- Heart medicine: This medicine is given to strengthen or regulate your heartbeat. It also may help your heart in other ways. Talk with your caregiver to find out what your heart medicine is and why you are taking it.
- Blood pressure medicine: This is given to lower your blood pressure. A controlled blood pressure helps protect your organs, such as your heart, lungs, brain, and kidneys. Take your blood pressure medicine exactly as directed.
- Antibiotics: This medicine is given to help treat or prevent an infection caused by bacteria.
- Antiplatelets help prevent blood clots. This medicine makes it more likely for you to bleed or bruise.
Preventing blood clots:
Around the time of your surgery or procedure you may need to take medicine to thin your blood. Blood thinning medicine helps prevent blood clots from forming in your veins. This medicine makes it easier for a person to bruise and bleed. You will need regular blood tests while taking this medicine. If you have a bleeding disorder or a history of bleeding or blood clots, tell your caregiver. Talk to your caregiver about all of the medicines that you use. Physical activity helps prevent blood clots. Caregivers will help you be as active as possible after your surgery or procedure.
- You may bleed more than you should during or after surgery, and need a blood transfusion or more surgery. After your surgery, you may get an infection or have a stroke. Your new valve may not work right, or over time the new valve or area around it may become damaged. The new valve may be too small and worsen your condition. The problem you had before the surgery may come back or may still be there after surgery. You may need to have heart valve surgery again. Your heart may not beat as it should after surgery. Your heart may stop working.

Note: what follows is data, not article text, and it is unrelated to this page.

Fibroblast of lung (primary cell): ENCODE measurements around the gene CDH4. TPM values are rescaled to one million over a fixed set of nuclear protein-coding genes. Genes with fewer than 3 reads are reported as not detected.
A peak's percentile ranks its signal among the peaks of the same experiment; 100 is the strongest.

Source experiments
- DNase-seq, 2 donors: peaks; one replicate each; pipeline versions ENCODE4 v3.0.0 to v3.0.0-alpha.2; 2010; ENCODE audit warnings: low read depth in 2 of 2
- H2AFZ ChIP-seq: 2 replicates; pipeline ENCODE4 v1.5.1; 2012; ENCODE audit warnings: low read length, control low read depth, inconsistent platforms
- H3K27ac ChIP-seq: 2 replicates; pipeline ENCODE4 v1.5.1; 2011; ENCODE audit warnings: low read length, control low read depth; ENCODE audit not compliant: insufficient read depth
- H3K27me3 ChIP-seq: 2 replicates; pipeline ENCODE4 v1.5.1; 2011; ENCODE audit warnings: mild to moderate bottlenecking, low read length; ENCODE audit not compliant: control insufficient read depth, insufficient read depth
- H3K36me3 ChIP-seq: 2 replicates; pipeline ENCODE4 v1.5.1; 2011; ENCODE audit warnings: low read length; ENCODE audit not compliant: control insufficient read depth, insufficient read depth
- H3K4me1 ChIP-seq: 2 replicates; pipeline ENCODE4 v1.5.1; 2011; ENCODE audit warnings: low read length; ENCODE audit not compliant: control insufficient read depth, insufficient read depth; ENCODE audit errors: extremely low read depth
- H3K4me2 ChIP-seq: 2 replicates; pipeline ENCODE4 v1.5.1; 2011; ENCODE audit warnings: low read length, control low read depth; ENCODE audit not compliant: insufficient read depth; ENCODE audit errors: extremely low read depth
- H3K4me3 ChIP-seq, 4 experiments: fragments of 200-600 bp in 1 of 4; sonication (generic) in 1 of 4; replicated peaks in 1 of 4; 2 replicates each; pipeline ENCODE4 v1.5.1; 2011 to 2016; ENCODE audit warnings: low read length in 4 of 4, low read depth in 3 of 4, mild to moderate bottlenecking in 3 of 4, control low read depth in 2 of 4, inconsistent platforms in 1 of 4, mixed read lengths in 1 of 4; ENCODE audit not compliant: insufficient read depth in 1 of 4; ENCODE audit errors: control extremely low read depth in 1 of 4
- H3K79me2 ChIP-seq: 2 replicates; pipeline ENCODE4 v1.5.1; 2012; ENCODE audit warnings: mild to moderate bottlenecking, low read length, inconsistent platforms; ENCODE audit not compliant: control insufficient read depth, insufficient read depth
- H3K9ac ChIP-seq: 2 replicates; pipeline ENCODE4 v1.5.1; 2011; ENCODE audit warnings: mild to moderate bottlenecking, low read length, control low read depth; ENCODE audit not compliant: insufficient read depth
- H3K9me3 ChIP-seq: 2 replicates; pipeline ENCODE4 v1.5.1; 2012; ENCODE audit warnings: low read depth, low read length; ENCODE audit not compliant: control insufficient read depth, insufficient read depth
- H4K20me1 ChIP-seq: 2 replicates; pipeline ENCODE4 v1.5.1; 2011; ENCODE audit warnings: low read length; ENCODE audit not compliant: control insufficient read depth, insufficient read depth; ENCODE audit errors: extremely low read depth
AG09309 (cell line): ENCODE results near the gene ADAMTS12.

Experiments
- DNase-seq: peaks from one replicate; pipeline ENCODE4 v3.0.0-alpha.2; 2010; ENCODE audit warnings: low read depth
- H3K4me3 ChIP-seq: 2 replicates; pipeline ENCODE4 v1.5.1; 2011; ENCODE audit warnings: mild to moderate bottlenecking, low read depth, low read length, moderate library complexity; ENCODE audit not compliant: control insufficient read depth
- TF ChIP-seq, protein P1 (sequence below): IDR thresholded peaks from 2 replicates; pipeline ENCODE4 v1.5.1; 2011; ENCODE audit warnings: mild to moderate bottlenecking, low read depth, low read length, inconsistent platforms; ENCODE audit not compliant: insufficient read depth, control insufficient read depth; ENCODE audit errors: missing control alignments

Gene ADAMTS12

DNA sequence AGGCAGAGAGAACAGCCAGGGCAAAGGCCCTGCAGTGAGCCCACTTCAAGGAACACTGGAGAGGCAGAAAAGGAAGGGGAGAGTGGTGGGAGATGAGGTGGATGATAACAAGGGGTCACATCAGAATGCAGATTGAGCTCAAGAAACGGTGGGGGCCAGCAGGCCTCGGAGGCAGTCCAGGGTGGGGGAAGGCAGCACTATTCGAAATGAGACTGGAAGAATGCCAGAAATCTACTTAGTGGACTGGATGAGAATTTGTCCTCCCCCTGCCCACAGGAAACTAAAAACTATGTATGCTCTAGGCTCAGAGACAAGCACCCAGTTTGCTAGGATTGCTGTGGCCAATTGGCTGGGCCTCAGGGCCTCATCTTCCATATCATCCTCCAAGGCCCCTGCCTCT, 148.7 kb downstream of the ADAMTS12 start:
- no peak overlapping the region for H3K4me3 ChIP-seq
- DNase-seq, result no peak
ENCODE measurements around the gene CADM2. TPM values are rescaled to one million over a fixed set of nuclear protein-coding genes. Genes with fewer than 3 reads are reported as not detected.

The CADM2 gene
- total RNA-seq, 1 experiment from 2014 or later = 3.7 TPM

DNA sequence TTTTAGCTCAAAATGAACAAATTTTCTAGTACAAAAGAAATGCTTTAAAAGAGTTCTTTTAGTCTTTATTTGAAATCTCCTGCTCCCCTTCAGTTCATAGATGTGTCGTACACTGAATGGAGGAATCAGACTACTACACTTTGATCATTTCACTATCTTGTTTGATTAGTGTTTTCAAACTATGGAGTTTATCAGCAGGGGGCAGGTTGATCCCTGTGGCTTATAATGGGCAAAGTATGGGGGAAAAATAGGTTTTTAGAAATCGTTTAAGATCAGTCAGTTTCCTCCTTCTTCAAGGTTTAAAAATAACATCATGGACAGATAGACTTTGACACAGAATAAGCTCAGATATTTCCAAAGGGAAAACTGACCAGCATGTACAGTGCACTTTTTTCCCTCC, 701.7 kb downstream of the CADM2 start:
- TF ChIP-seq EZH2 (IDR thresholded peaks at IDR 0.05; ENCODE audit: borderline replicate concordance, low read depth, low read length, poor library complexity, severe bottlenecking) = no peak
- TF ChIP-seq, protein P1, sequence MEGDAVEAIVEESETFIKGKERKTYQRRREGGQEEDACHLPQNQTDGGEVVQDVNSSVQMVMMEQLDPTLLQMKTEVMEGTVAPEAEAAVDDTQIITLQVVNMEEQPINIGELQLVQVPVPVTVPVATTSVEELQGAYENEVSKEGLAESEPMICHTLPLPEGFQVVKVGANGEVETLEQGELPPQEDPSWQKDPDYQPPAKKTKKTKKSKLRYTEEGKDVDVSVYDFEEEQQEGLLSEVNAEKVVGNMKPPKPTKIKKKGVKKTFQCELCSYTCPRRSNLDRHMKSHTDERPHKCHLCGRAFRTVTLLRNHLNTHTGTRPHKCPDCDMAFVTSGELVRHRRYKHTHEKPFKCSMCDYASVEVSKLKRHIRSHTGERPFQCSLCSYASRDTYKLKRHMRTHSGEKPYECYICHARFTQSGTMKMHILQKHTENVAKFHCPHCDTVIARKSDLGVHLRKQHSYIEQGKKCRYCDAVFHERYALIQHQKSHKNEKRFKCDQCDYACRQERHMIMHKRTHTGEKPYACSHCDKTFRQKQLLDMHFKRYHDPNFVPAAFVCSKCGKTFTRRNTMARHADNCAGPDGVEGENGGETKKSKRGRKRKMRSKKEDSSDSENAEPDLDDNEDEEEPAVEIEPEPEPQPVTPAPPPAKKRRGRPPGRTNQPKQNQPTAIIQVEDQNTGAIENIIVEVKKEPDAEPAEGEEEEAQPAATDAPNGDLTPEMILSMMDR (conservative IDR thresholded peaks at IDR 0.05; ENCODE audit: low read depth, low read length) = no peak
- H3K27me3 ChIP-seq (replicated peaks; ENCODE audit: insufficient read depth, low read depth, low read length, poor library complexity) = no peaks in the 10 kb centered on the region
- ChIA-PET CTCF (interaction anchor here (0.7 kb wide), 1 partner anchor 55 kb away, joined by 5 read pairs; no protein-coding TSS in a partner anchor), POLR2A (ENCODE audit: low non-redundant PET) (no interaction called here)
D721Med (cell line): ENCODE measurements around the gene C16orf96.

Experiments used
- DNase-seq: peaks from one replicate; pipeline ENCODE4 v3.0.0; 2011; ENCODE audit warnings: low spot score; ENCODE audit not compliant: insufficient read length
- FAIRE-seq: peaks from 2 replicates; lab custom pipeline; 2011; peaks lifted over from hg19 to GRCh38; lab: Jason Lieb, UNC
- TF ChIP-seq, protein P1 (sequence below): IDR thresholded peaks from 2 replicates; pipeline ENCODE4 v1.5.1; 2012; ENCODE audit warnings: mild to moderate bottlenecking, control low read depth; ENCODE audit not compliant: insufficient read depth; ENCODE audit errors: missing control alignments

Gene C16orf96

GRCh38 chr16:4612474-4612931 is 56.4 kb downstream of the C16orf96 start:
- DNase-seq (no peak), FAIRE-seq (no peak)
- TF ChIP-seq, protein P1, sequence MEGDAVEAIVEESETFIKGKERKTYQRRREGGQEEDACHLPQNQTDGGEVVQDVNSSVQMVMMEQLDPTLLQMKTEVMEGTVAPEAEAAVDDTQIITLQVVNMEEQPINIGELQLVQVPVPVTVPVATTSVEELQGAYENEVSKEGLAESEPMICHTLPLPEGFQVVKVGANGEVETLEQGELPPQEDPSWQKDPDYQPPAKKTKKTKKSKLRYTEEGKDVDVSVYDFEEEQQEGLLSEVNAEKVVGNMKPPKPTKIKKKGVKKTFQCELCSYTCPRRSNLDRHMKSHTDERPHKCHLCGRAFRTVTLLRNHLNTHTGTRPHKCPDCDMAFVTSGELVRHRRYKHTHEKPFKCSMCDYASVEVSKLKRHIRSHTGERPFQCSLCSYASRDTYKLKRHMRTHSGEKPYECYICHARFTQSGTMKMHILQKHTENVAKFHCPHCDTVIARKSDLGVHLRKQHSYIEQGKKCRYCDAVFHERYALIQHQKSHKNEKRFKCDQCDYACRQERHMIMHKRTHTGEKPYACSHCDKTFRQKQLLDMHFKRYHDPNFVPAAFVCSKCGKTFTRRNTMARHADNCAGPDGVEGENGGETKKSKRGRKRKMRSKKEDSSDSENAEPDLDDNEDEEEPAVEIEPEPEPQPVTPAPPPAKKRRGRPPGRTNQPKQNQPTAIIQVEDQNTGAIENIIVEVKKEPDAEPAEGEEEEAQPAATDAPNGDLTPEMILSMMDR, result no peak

- After surgery, you may get a blood clot in your leg or arm. The blood clot can break loose and travel to your lungs. This problem can be life-threatening. You may need to take medicine to prevent blood clots for the rest of your life after your surgery. Without surgery, you may get short of breath or tired more often. Blood and fluid could build up in your lungs, and your heart may start to fail.
CARE AGREEMENT:You have the right to help plan your care. Learn about your health condition and how it may be treated. Discuss treatment options with your caregivers to decide what care you want to receive. You always have the right to refuse treatment.
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The above information is an educational aid only. It is not intended as medical advice for individual conditions or treatments. Talk to your doctor, nurse or pharmacist before following any medical regimen to see if it is safe and effective for you.